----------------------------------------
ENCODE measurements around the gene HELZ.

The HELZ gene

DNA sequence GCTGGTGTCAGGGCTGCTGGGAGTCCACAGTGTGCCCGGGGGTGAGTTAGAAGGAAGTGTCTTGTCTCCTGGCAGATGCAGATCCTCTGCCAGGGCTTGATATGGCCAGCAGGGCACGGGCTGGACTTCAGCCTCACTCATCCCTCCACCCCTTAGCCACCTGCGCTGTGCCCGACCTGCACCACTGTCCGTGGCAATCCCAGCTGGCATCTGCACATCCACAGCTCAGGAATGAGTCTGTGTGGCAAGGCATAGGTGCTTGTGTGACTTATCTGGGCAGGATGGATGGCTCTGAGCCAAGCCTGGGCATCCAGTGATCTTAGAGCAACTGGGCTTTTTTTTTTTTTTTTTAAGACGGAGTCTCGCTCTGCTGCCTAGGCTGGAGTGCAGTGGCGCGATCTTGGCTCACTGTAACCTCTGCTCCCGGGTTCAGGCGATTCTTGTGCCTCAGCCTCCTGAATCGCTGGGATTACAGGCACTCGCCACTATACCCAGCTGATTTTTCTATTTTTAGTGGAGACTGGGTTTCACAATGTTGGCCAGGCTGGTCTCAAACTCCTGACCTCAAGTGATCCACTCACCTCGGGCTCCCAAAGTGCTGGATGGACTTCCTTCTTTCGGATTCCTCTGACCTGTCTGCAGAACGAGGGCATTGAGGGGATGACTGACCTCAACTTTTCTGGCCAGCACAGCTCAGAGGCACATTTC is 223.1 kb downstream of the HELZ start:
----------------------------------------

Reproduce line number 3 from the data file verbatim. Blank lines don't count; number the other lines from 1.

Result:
DNA sequence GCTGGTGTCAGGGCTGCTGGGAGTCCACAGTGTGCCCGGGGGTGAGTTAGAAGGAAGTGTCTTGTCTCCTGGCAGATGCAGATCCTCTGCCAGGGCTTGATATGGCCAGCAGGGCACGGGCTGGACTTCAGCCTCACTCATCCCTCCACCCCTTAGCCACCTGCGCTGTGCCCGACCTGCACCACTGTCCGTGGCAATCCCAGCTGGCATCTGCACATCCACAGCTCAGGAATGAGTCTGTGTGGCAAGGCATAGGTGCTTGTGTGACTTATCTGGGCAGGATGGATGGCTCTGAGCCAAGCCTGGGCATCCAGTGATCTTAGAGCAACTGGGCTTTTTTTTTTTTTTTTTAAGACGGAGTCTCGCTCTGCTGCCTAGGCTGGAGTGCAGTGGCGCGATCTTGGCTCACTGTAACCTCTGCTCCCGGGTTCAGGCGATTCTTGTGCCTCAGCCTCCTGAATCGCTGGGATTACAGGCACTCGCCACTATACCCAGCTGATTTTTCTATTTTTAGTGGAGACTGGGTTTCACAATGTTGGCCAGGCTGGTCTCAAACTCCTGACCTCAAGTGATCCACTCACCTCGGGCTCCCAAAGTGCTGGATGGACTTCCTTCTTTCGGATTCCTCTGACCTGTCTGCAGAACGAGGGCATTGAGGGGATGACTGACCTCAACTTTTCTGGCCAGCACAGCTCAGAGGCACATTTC is 223.1 kb downstream of the HELZ start: